1. . i Thes The words therefore will afford us a proper occasion of confidering,
I. First, What a public blessing a good magiAtrate is : For it is on this suppolition that the reflexions, which Job here makes to his own comfort and advantage, are built.
II. Secondly, The regard that is justly paid the magistrate, on this account, in those outirard marks of distinction and honour with which he is attended. These have their uses, with respect both to him, and to the community over which he presides. However, he must remember, always, in the
IÍl. Third place, That the chief honour of the magistrate consists in maintaining the dignity of his character by suitable actions, and in discharging the high trust that is repoled in him, with integrity, wisdom, and courage. Then doth he appear most venerable, and every way valuable, when, with upright Job, he can truly say, “I put 6 on righteousness, and it cloathed me; my judge
ment was as a robe, and a diadem."
We máy, I say, in the
1. First place, Take occasion from kence to consider, What a public blessing a good magistrate is. The virtues of private persons, how bright and exemplary foever, operate but on few; on those only who are near enough to obferve and inclined to initate them : their sphere of action is narrow, and their influence is confined to it. Vol. II.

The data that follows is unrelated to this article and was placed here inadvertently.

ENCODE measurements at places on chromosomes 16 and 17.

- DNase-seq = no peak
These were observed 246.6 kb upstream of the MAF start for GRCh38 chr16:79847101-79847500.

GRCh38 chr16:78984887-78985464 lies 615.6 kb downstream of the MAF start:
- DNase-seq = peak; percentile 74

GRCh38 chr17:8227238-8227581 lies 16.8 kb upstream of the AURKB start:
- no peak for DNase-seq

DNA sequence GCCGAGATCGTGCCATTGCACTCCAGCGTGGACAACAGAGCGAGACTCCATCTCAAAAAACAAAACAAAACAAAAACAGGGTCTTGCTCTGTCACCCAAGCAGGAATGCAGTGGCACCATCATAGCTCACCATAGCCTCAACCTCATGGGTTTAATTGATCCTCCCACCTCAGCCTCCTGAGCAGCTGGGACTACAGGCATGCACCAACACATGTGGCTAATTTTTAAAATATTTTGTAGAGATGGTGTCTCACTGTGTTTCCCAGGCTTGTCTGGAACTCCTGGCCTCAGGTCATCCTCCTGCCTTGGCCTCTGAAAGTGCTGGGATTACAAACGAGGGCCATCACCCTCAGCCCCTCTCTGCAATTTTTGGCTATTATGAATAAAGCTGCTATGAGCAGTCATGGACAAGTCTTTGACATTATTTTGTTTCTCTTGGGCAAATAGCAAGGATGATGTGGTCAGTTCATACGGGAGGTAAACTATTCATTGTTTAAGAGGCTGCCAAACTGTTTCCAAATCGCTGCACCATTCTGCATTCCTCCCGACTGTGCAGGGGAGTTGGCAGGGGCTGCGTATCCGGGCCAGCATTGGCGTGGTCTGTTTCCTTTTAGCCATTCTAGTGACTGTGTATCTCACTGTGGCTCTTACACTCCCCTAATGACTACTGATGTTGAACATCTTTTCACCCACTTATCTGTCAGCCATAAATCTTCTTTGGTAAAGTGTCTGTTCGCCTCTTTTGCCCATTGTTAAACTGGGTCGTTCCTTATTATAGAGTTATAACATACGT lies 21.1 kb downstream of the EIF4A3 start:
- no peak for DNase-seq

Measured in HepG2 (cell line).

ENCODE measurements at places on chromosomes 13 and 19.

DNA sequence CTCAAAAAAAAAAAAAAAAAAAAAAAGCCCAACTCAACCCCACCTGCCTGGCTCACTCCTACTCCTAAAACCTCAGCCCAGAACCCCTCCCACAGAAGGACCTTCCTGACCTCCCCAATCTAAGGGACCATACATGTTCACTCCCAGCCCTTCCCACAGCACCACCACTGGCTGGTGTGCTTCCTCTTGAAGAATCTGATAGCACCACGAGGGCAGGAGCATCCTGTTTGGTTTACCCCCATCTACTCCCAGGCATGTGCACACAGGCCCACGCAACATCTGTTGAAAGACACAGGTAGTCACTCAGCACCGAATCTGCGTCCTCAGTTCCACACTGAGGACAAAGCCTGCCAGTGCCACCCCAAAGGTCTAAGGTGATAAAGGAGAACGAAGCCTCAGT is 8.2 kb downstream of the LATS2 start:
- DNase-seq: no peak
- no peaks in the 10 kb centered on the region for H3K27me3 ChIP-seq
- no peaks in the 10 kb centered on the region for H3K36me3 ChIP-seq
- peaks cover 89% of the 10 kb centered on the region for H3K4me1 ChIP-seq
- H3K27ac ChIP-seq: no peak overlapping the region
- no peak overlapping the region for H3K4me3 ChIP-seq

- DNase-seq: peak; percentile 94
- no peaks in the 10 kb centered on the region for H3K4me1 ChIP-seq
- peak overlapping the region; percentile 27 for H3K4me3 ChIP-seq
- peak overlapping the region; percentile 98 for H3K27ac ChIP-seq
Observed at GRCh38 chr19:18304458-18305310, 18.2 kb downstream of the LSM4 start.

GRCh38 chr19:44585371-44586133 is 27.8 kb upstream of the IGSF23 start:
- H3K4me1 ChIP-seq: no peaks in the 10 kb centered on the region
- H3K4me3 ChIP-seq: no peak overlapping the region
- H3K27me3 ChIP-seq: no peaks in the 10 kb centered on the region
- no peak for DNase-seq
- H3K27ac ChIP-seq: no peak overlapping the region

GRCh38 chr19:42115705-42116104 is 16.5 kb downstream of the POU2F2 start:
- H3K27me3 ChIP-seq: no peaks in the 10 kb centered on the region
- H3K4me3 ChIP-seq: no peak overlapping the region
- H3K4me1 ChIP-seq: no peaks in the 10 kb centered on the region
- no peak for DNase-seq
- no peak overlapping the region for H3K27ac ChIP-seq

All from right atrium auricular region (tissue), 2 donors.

But a just and wife magistrate is a blessing as extensive as the community to which he belongs ; a bleffing, which includes all other blessings whatfoever, that relate to this life ; fecures to us the poffeffion, and enhances the value, of all of them; which renders the condition of the happiest among men still more happy, and the state of the meanelt less miserable, then it would otherwise be: and for the enjoyment of which no one man can well envy another; because all men, in their several ranks, and according to their feveral proportions and degrees, do alike share in it. “ As the precious « ointment upon the head, which ran down unto “ the beard of Aaron, and went down” from thence even “ to the skirts of his cloathing :* Pf. cxxxij. 2. Such, and so universal, are the benefits which a good ruler bestows; in like manner are they derived from him, the head, and gently diffused over the whole body which he governs, refreshing every part of it, as they defcend, from the highest to the lowest. I thaí not attempt to prove a point, in itself so evident; to us especially of this happy ifland, who have the most convincing argument for it, our own experience; and are blessed with a reign, the advantages of which are common to prince and people, to the meanest subjects, as well as to those of the highest place and dignity: All thare in them, and all therefore have reason to bless God for them, and for the great instrument of his goodness, by which he bestows them.
However, as manifest a truth as this is, it may deserve sometimes to be inculcated; because we are too apt, all of us, to forget it ; and some men